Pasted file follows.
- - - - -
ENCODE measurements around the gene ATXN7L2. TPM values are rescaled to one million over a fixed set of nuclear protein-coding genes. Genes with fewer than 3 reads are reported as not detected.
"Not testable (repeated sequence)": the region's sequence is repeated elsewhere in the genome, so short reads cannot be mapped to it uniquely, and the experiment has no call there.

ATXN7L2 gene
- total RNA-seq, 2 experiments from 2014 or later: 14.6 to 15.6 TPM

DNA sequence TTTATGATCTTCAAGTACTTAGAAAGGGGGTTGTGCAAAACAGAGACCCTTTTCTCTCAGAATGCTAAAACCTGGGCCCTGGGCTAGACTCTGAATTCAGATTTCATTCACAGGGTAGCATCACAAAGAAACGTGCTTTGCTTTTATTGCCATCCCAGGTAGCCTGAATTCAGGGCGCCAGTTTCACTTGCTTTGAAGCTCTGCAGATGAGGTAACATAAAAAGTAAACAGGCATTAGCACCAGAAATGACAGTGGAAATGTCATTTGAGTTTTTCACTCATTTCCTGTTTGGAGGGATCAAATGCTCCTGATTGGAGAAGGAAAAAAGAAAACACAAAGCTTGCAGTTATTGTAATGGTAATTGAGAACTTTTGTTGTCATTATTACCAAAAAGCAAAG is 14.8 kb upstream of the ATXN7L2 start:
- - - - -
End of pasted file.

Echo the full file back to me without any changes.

ENCODE measurements around the gene ATXN7L2. TPM values are rescaled to one million over a fixed set of nuclear protein-coding genes. Genes with fewer than 3 reads are reported as not detected.
"Not testable (repeated sequence)": the region's sequence is repeated elsewhere in the genome, so short reads cannot be mapped to it uniquely, and the experiment has no call there.

ATXN7L2 gene
- total RNA-seq, 2 experiments from 2014 or later: 14.6 to 15.6 TPM

DNA sequence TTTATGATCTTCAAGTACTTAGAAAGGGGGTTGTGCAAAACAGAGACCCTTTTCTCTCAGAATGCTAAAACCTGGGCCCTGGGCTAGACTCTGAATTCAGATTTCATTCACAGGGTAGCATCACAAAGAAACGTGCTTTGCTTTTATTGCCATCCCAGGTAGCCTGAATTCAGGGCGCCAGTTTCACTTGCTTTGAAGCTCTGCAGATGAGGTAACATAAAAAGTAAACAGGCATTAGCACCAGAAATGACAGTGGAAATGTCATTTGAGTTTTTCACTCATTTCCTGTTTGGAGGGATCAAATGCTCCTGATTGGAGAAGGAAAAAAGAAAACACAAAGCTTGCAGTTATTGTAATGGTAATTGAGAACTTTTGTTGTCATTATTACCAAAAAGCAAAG is 14.8 kb upstream of the ATXN7L2 start: